Or does anyone else know? Thanks!



So the deal with bamboo cutting boards....
First they are hard. Really, really hard. So they dull your knives quickly. A good cutting board should let the knife bite into it the tiniest bit both to preserve the knifes edge, and for traction.
Second, remember that traction issue I mentioned? When your knives cant grip a little at the board they slide, slip and bounce and take off bits of your fingers.
This is not a big deal for cutting fish, because that mostly involves sliding the knife between things. It IS a big deal when you're chopping.

johnsonua


quality posts: 0 Private Messages johnsonua

Four finger'ed man's got some boxes.

"cajones" == Boxes
"cojones" == those things you meant.

Coasty


quality posts: 0 Private Messages Coasty

You know, 'Shun Classic Sets' is a really unfortunate choice of name for a product in a western, English speaking, country!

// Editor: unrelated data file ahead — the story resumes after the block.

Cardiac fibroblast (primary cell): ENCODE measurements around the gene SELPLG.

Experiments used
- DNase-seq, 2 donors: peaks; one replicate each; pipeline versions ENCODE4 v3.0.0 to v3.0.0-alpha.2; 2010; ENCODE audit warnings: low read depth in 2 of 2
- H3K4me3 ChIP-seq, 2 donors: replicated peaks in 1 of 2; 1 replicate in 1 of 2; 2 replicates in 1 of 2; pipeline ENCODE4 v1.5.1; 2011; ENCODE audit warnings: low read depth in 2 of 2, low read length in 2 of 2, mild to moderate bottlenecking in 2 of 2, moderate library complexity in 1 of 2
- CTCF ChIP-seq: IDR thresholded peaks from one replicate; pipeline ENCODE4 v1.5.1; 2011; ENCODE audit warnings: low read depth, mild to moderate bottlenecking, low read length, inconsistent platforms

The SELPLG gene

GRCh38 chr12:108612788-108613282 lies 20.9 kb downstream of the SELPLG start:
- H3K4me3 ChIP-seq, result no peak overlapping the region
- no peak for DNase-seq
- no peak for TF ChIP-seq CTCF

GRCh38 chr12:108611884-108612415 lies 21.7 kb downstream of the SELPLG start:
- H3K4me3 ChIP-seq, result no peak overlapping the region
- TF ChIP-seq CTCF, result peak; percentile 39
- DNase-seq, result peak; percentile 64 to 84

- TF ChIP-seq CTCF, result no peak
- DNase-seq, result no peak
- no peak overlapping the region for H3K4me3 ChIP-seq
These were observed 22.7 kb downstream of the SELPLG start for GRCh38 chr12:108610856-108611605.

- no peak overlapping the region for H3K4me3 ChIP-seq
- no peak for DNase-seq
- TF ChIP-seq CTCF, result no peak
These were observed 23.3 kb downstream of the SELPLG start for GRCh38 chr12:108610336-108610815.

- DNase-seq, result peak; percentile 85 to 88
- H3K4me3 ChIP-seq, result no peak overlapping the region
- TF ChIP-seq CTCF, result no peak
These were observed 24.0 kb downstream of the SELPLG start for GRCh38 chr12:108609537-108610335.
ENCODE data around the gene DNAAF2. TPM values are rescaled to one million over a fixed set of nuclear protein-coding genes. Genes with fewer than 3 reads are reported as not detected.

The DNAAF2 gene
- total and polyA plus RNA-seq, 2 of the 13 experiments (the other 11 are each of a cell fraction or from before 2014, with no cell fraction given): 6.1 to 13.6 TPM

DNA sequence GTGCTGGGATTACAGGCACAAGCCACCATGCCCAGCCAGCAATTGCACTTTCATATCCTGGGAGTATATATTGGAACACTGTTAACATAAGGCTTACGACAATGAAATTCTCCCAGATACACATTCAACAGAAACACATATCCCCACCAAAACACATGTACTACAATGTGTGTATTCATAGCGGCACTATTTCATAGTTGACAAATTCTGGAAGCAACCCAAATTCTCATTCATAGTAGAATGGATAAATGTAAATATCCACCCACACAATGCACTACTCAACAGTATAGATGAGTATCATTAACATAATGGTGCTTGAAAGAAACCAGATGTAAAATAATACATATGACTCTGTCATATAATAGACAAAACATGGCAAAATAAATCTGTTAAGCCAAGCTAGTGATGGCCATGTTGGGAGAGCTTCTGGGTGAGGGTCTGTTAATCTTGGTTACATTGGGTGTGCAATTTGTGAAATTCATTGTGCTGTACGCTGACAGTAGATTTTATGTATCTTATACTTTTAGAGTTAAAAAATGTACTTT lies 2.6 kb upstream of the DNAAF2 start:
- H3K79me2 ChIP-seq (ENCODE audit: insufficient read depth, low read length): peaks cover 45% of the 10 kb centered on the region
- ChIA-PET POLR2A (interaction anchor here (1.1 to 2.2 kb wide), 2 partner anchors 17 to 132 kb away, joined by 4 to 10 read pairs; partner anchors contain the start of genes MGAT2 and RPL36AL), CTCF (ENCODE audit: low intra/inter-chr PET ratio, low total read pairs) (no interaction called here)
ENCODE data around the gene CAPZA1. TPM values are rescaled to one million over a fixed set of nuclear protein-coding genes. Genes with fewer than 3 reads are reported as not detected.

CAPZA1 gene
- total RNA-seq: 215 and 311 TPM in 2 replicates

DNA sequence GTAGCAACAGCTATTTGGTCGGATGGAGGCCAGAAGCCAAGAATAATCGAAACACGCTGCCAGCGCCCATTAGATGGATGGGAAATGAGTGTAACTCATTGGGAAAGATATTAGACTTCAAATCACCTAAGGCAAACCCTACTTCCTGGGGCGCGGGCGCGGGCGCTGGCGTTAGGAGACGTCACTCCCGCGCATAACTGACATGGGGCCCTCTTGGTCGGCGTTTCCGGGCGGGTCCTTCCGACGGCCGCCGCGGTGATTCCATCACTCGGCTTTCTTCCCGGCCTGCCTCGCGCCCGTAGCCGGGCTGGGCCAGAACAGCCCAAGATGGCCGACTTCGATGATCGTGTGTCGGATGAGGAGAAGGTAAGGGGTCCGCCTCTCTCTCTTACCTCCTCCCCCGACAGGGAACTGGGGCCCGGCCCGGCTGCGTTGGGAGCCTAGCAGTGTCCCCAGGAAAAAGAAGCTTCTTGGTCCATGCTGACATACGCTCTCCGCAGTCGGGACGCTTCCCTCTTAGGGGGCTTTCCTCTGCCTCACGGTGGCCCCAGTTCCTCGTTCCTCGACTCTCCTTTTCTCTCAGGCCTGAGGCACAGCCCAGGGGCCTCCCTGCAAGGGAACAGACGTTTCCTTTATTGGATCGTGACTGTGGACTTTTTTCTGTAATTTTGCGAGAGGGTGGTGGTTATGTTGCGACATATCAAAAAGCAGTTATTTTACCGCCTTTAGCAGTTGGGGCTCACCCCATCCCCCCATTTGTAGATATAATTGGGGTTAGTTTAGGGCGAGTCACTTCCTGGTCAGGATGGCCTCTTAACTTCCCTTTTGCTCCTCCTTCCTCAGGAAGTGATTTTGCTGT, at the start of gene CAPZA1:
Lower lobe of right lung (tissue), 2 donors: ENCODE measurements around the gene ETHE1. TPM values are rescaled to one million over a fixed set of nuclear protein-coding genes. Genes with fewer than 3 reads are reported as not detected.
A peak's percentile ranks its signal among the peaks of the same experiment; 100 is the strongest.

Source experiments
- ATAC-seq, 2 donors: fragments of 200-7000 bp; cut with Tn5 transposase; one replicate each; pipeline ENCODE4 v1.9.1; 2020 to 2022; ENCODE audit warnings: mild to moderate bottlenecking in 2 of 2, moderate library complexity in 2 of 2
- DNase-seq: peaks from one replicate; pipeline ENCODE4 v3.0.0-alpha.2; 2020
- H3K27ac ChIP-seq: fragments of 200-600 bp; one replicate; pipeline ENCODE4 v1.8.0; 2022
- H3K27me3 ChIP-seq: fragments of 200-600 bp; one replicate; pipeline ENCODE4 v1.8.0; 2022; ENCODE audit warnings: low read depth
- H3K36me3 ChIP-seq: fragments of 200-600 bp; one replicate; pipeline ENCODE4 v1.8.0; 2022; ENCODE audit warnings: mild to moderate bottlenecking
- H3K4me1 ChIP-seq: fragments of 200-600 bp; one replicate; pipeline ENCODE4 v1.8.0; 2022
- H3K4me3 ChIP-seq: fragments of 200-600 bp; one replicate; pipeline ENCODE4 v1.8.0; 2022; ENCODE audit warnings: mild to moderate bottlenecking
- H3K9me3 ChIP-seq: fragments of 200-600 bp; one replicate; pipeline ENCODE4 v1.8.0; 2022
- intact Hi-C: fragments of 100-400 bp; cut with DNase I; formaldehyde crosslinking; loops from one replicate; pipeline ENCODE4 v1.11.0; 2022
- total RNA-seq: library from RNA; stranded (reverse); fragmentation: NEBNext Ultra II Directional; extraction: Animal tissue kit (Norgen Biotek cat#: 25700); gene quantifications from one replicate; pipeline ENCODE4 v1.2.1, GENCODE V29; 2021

I've heard, and re-heard, multiple accounts of how western based companies have fared poorly in Asia due to badly named products that didn't take into account how poorly western names can translate into the native language. It seems the reverse is also true.

You'd think that whatever marketing division incompetently handled this for the knife company would have learned from those miscues!

Paul G Stout

tnettnin


quality posts: 0 Private Messages tnettnin

hey woot gods... As I know how greedy you guys are and want to keep finding more ways to sell us crap we didn't know we needed... How about a made in America page?

roger1979


quality posts: 0 Private Messages roger1979

Cheaper @ Overstock by $60.00...
http://www.overstock.com/Home-Garden/Shun-Classic-3-piece-Boxed-Flat-Set/3898651/product.html

ledastray


quality posts: 3 Private Messages ledastray
roger1979 wrote:Cheaper @ Overstock by $60.00...
http://www.overstock.com/Home-Garden/Shun-Classic-3-piece-Boxed-Flat-Set/3898651/product.html